One of the central principles of the Anticipatory Organization model is to move beyond the idea of mere competition. By that, I mean going past the idea of measuring your organization’s success and performance against others.
Instead, set your own standards through transformational planning and ongoing innovation. In so doing, you redefine the concept of risk management.
Risk Management Redefined
No matter its core philosophy, every organization recognizes that an element of risk is necessary for success. That’s particularly true when it comes to innovation; risk is an imperative in a constantly transforming environment.
When a new product or service is developed and introduced, it goes without saying that there’s risk involved. You most likely spend an exorbitant amount of time asking: Will the new product work as we hoped? How will consumers react to this new type of service?
Although organizations of all sorts acknowledge that risk comes with the territory, that’s not to say they’re all that comfortable with it. To that end, many organizations look to minimize risk by avoiding it as much as possible. That’s misguided in several ways.
Two Reasons to Face Risk Head On
First, by avoiding risks, many organizations effectively limit the sorts of significant opportunities that naturally mandate a degree of risk taking.
Further, risk can be effectively anticipated and managed by using several elements of the Anticipatory Organization model. In effect, you can completely redefine risk management and move forward with great confidence and certainty.
The Strategy: Hard and Soft Trends
It’s a basic truth that can’t be disputed: Strategy based on uncertainty has high risk. On the other hand, strategy based on certainty has low risk.
That starts with identifying both hard trends—those things we know for certain will occur in the future—and soft trends, which are future maybes and open to influence.
Let’s map out a scenario along those lines. Let’s say you want to develop a smart watch, an area that’s already overloaded with both ideas and competitors. On the surface, that would seem a very high-risk venture.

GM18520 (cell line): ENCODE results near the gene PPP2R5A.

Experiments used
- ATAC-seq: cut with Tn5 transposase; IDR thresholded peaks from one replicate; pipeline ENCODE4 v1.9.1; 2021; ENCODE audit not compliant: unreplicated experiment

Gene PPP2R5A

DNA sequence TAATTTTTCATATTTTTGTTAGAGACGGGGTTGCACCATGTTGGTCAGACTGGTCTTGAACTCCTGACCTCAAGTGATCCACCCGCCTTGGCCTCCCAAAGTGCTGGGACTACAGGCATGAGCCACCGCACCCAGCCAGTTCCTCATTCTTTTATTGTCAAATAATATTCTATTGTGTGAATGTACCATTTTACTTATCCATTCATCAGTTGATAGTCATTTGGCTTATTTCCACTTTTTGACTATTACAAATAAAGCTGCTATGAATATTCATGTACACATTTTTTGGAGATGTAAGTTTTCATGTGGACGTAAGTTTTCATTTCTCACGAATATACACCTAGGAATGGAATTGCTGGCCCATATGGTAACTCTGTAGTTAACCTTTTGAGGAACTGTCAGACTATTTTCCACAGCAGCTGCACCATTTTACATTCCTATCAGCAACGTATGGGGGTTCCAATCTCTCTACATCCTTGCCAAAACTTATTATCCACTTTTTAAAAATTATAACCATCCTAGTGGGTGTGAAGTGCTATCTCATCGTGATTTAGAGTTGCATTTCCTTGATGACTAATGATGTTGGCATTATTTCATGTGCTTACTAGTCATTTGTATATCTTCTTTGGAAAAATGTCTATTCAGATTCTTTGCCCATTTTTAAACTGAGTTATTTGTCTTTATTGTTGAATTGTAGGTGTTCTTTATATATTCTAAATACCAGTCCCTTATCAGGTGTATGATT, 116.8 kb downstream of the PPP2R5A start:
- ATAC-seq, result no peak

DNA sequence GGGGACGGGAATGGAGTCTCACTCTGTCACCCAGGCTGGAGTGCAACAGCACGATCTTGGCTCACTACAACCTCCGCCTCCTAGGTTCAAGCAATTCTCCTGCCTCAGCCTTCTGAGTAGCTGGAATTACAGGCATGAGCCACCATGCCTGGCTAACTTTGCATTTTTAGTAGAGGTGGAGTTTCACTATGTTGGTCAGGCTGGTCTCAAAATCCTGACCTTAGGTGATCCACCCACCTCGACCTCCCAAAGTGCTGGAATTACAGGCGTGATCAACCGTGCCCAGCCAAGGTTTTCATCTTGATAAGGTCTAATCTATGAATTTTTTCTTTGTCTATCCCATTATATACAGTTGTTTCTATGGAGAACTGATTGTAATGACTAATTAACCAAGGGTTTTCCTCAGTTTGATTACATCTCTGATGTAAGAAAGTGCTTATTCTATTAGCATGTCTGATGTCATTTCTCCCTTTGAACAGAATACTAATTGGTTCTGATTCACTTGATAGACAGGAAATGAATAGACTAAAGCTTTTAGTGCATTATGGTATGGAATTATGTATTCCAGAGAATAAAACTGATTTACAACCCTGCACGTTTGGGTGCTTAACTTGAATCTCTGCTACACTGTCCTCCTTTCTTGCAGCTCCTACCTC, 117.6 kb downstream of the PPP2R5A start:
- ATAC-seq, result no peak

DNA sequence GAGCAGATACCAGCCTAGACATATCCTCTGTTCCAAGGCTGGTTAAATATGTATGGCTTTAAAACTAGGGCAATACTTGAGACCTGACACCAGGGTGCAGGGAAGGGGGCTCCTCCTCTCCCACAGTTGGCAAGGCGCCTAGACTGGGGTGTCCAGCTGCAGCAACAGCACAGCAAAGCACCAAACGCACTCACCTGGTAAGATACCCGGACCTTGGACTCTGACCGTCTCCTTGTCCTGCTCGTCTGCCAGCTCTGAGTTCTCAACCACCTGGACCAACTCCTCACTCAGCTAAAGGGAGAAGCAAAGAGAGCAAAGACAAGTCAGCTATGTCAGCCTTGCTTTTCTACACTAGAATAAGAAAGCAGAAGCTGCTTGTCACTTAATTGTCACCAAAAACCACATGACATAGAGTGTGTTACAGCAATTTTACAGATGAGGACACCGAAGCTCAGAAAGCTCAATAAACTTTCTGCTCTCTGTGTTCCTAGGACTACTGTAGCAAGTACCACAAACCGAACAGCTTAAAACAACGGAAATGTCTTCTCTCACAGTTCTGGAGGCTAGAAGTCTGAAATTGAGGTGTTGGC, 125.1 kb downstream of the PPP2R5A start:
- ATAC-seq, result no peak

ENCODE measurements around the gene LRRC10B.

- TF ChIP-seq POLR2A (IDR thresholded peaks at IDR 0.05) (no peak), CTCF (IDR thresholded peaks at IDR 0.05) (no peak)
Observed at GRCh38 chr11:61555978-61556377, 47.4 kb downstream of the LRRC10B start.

But you can leverage hard trends to better manage that risk. For instance, it’s a definite hard trend that people are living longer and longer. And as they do, the need for comprehensive, responsive health care is also growing—yet another hard trend.
By the same token, there’s the soft trend of patient loads increasing at hospitals around the country—a soft trend in that there’s no certainty that this will continue, although it’s highly likely.
Ambulances can now transmit patient data en route to the hospital. What about designing a smart watch that does this for patients who need to go to the hospital but don’t require an ambulance? The app could transmit blood pressure, blood oxygen levels and other vitals en route.
That type of solution addresses several needs. Not only does it offer a reliable means of monitoring and sharing patient data, but medical staff looking to manage patient flow more efficiently would already have critical data in hand even before the patient arrived at the hospital.
It also effectively reduces the risk associated with introducing a new product into an already-crowded marketplace.
The Result: A New Form of Risk Management
As our example illustrates, leveraging hard and soft trends to your advantage mitigates the risk that many organizations consider a deal killer when it comes to innovation. Using both kinds of trends allows you to disrupt with low risk—or at least much lower risk—uncovering opportunities that allow your organization to leap far ahead.
Ultimately, these are critical elements of your ability to accelerate innovation, manage risk at a much higher level and actively shape the future.
Eager for more insights? Find them in my new book, The Anticipatory Organization, now available at Amazon.com.